Metropolitan News-Enterprise


Thursday, June 29, 2006


Page 15



Baked Beans: Originated by Indians, Not Bostonians




One of my favorite canned foods is baked beans.

Well, of course, baked beans don’t necessarily have to come from a can. My wife, Jo-Ann, and I have, on occasion, made our own from scratch—but given the need to soak the beans for hours, wash them, and slow-cook them with accompaniments, it’s a heck of a lot easier just to open and heat a can.

And frankly, homemade beans are not all that much better than some brands of canned beans.

In the 1950s and ’60s, and perhaps into the ’70s, the best brand, to my palate, was S&W. But that brand has been seldom seen, at least in this region, in recent years (though it might rebound in light of its 2001 purchase by Del Monte).

In 1994, Bush’s brand became available nationwide, and its various varieties are (honest, I don’t own stock in the company) unmatched in quality.

Baked beans are the perfect concomitant to frankfurters, Polish sausage or smoked pork chops.

How did I wander onto the subject of baked beans? It was, in fact, a result of wandering—in Southern Colorado.

Last week, Jo-Ann and I were there to celebrate our 40th wedding anniversary. We had a 6:30 p.m. reservation at a restaurant in a scenic area in the hills. But when we got there, we encountered locked doors. The sign in the window advised that the establishment was closed on Mondays and Tuesdays, and it happened to be a Monday. (Yes, they took a reservation for a day when they weren’t open. The person at the reservations desk was probably a former employee of the Los Angeles Superior Court Clerk’s Office.)

Well, we continued forth on a meandering country road in a sparsely populated area, entering and quickly departing one restaurant along the way after viewing the menu, determining that chicken-in-the-basket was not quite appropriate for an anniversary dinner. About 8:30 p.m., we wound up at a steakhouse in Trinidad, Colorado where, to our delight, the beef rivaled that of the Pacific Dining Car here, and the price didn’t. And from a photocopied, folded-over 8½x11 sheet on the table, I learned of the fascinating origin of baked beans (a specialty of the house):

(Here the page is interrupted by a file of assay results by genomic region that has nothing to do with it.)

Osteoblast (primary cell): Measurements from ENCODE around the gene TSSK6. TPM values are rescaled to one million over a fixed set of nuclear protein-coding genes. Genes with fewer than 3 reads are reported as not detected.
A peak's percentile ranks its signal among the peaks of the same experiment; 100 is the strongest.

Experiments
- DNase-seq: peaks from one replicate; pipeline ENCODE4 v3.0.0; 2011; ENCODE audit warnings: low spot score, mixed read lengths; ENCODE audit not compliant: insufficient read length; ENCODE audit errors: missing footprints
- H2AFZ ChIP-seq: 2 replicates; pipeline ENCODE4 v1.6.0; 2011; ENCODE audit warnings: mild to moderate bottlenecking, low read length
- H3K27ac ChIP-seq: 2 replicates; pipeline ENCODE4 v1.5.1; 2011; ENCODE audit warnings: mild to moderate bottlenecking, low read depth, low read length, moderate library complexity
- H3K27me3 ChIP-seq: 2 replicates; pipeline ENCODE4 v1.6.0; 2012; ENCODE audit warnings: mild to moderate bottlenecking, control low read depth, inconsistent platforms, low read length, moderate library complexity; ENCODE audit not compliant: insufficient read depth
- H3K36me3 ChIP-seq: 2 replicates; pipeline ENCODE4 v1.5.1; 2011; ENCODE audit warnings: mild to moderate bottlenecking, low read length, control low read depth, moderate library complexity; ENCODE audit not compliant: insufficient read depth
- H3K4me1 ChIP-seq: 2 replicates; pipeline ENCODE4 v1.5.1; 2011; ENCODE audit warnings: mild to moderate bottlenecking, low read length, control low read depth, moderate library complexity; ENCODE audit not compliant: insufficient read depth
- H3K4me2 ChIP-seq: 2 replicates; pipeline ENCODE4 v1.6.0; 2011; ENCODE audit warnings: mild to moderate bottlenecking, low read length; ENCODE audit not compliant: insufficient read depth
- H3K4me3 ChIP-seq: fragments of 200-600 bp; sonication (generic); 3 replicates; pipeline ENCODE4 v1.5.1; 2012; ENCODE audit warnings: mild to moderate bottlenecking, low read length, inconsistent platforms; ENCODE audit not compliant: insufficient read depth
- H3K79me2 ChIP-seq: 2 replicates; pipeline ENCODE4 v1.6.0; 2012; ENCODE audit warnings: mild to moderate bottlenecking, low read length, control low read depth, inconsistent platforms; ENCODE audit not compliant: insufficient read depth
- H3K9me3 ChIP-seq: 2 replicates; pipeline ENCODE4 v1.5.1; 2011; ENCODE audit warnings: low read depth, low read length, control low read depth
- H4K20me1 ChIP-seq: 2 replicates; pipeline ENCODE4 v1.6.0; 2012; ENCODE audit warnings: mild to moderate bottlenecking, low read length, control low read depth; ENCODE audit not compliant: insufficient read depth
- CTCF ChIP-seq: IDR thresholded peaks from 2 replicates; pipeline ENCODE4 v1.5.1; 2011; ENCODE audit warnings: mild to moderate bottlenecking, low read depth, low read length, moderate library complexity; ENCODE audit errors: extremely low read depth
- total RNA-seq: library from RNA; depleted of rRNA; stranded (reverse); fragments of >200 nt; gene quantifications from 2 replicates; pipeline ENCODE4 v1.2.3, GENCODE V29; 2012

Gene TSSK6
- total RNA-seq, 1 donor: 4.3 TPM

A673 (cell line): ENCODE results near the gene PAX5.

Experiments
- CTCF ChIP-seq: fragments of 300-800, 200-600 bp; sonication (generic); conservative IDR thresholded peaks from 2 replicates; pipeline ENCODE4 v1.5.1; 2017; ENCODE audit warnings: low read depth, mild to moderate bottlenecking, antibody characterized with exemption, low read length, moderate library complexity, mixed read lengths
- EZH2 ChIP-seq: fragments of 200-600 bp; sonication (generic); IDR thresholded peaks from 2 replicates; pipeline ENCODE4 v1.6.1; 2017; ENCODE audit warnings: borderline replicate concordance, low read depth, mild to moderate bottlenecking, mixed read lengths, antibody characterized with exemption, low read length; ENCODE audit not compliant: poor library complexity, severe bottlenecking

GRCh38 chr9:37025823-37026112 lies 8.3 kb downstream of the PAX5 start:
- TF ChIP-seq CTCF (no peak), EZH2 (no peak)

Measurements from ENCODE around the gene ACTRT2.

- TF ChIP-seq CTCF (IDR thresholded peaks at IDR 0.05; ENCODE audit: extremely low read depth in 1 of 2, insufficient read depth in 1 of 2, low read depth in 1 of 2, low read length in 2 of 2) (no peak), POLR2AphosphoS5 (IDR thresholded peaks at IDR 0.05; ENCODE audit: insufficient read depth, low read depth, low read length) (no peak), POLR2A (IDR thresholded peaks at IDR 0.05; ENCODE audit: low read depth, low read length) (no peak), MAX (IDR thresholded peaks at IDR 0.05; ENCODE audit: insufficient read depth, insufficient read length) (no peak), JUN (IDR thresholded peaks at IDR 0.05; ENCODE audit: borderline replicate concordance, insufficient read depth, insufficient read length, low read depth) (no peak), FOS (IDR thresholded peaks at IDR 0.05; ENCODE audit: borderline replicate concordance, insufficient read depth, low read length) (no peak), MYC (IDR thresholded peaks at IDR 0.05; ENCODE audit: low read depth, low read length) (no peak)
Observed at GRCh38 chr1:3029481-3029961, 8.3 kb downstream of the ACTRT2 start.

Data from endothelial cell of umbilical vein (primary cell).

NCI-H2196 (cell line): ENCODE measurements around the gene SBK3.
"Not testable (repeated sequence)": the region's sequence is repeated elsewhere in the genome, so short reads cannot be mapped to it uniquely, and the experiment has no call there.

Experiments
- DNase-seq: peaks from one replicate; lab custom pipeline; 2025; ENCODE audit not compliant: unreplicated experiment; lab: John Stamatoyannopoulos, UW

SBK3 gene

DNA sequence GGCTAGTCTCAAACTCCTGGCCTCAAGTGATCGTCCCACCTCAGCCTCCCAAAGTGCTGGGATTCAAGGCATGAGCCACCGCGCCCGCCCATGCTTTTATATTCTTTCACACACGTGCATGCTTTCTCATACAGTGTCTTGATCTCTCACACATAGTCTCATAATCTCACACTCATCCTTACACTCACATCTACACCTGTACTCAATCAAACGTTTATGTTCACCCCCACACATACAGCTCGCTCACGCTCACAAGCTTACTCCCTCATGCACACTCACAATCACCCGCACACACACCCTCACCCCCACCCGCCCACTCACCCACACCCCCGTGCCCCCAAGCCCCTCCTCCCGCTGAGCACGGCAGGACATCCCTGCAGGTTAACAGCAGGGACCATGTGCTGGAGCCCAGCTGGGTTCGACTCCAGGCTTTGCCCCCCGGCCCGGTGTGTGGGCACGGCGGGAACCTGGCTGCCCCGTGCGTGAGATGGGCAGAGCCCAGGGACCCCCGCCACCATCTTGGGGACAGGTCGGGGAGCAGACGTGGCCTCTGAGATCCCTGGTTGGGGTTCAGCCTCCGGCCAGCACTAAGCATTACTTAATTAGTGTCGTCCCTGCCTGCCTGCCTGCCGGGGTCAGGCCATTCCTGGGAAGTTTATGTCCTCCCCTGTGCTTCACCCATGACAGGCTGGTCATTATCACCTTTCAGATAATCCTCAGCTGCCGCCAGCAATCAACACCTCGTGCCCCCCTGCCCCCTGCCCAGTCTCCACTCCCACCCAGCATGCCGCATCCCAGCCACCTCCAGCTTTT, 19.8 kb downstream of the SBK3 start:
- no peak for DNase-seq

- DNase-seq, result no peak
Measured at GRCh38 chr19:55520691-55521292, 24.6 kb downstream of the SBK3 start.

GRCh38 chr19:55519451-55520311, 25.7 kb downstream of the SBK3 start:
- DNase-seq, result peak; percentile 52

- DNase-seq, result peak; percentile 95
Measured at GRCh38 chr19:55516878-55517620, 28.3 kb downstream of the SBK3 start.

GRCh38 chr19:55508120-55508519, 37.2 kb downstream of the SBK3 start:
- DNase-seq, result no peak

“Baked beans have been popular in North America since before the Pilgrims landed on the eastern shores. Although many people think of Boston as the birthplace of the recipe, according to the National Restaurant Association, the Narragansett, Penobscot, and Iroquois Indians created the first baked bean recipes. The Iroquois discovered the critical ingredient, maple syrup.”

The baked bean primer went on to recite that the Pilgrims came along and adopted the dish, using molasses and pork fat in the place of maple syrup and bear fat contained in the Native American recipe.

“This dish was perfect for the Pilgrim household,” according to the Black Jack restaurant’s fact sheet, “because Pilgrim women were not allowed to cook on Sunday, because of their religious beliefs. The baked beans could be cooked the night before and kept warm until the next morning.”

It continued:

“During colonial days, Boston became the place that was famous for baked beans, hence the Boston Baked Beans that we’ve all heard of, and the reason that Boston received the nickname of ‘Beantown.’

“Today, there isn’t a single company in Boston that makes baked beans, and only a few places in the city still serve them.”

I’ll get back to baked beans next week. But before signing off, here’s postscript on Trinidad.

As we were driving off, we spotted a bookstore that was open, well past 9 p.m. We turned around, parked, and went in. It did seem odd that a store in a small town would be open at that hour, and odder yet that there was no one inside.

We encountered one of the most impressive collections we’ve ever seen of books on newspapers and journalism. As Jo-Ann and I were looking through these  used books, the proprietor, after several minutes, came in through the back door. We exchanged pleasantries and he went and sat on a chair on the sidewalk in front of the shop.

The books were quite reasonably priced and we selected several of them—books on journalism, cookbooks, and mysteries. The proprietor said he customarily stays open late in the summer, alternating between working in the shop and sitting out front.

One of the books we bought was the American Newspaper Annual and Directory published in 1928. It lists the “Veteran-Enterprise,” founded in 1901…now known as the Metropolitan News-Enterprise. We already knew that the publisher then was Susie P. Miller, but learned that the paper was classified in 1928 as “Republican” and was issued every Saturday.


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